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Justices Upset Supreme Court Will Not Hear Highland Park Weapons Appeal

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supreme court, weapons ban, Joliet criminal defense attorneyKeeping with what many believe to be an intentional trend to avoid Second Amendment cases, the Supreme Court of the United States has declined to hear a case challenging a local weapons-related ordinance in Highland Park, Illinois. The ban, upheld by the Seventh Circuit Court of Appeals in April, prohibits the possession and sale of many semi-automatic firearms and high-capacity magazines within the municipality's limits.

The high court's refusal to take up the case was confirmed this week by a vote of 7-2. As is customary, there was no reason given for the decision to reject the appeal, but the two dissenting Justices were very vocal in their disagreement.

“Flouting” Precedent

Justice Clarence Thomas wrote a six-page dissenting opinion, expressing strong displeasure at the course chosen by the majority. He was joined by Justice Antonin Scalia in stating that, if he had his way, the court would have heard the case and struck down the ban as unconstitutional. In his dissent, Justice Thomas accused the lower court of “flouting two of our Second Amendment precedents,” referring to previous rulings based on the idea that the banned weapons are used for lawful purposes by a vast majority of owners. “Under our precedents, that is all that is needed for citizens to have a right under the Second Amendment to keep such weapons.” Furthermore, Justice Thomas sees the lower court's ruling as “relegating the Second Amendment to a second-class right.”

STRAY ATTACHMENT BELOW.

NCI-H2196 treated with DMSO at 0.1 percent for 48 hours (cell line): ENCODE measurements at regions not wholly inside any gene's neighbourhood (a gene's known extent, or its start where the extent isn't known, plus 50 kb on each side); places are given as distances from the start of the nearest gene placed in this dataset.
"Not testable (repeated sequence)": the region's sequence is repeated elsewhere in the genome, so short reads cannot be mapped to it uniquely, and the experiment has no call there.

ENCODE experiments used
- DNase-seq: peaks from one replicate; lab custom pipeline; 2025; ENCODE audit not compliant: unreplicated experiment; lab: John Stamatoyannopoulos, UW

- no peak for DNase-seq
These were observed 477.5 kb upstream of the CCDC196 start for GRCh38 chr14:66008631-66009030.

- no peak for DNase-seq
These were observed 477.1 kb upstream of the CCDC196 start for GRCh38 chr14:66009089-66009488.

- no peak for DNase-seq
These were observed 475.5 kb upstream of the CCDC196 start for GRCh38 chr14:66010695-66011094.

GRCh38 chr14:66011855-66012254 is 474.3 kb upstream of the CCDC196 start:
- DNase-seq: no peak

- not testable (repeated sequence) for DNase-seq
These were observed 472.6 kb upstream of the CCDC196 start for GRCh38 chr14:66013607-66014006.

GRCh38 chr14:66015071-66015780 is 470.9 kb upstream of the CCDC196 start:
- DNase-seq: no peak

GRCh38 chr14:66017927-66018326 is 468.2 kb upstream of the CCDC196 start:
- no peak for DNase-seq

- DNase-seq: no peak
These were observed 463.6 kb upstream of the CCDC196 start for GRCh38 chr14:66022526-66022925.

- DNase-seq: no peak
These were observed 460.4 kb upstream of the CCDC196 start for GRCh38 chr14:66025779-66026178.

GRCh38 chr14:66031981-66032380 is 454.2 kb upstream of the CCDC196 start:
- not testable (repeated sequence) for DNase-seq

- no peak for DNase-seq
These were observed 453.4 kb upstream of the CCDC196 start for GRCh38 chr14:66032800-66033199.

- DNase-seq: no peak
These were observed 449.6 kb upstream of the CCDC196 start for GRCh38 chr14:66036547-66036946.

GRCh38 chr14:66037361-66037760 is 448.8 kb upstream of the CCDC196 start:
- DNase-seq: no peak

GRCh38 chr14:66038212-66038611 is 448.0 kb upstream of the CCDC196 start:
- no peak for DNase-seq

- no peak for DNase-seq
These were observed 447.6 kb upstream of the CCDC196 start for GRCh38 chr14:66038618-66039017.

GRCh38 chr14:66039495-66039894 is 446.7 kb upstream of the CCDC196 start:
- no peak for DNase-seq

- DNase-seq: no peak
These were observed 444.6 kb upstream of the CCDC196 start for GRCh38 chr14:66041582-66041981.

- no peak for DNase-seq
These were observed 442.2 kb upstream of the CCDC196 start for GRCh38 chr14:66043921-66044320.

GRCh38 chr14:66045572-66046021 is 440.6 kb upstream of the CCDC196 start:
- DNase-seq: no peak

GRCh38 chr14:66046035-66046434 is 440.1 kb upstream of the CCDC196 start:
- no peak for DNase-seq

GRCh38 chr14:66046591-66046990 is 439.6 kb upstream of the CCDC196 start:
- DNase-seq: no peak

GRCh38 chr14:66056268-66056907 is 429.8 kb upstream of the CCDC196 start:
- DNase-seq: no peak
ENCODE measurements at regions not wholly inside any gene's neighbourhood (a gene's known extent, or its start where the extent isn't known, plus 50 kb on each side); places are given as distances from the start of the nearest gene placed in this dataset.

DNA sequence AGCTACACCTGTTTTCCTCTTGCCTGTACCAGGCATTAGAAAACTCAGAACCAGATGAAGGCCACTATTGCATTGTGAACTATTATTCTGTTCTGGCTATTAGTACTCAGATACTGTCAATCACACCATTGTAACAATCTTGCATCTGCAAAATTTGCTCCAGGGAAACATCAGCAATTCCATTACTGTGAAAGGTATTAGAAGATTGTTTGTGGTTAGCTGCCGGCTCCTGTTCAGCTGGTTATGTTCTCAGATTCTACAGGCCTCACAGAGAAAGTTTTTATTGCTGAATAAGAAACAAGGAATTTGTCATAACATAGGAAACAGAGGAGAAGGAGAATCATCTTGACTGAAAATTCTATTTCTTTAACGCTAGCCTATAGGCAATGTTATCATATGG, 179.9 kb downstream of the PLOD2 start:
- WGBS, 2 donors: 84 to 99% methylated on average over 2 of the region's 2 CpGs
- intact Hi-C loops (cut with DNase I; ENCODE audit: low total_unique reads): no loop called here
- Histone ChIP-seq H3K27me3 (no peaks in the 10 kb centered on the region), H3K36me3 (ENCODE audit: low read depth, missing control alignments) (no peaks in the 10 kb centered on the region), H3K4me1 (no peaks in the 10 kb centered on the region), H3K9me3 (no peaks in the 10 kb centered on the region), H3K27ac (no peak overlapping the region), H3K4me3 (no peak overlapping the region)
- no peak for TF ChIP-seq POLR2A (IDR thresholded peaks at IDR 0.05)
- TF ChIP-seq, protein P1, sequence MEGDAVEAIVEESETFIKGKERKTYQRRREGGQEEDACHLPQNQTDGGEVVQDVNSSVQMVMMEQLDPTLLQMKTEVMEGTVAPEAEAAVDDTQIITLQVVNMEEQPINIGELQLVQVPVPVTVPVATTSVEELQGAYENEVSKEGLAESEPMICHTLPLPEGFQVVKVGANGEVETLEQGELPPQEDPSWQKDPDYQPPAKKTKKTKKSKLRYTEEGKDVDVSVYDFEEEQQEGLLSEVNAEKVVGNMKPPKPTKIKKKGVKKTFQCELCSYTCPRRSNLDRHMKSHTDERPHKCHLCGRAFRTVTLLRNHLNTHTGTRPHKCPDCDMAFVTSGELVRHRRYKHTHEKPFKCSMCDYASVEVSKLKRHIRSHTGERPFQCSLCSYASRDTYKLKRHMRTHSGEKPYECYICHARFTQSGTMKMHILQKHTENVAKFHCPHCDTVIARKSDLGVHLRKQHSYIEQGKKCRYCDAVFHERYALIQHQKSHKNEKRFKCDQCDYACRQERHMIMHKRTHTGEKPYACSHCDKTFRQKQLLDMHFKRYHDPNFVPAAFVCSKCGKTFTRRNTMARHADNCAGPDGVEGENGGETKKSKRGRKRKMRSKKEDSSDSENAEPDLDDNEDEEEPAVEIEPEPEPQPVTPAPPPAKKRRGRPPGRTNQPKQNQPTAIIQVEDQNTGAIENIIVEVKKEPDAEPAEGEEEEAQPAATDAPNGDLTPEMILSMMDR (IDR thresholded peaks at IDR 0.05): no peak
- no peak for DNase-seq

Non-Binding Decision

Gun control proponents believe that local bans like the one enacted in Highland Park are necessary to reduce easy access to the types of weapons used in mass shootings around the country. In fact, the Highland Park law itself was a reaction to the 2012 shootings in Aurora, Colorado, and Newtown, Connecticut. While the Seventh Circuit Court's ruling allowed the restrictions to stand, the decision by the Supreme Court does not establish any legal precedent. Informally, however, it seems to send the message that the current version of the court is not likely to take on wide-reaching Second Amendments cases, much to the chagrin of gun rights advocates.

If you are facing weapons-related charges for the illegal possession or use of a firearm, contact an experienced Will County criminal defense attorney. At the Law Offices of Tedone and Morton, P.C., we take your rights very seriously and will protect them vigorously throughout the process. Call 815-666-1285 to schedule an appointment today and get the quality representation you deserve.


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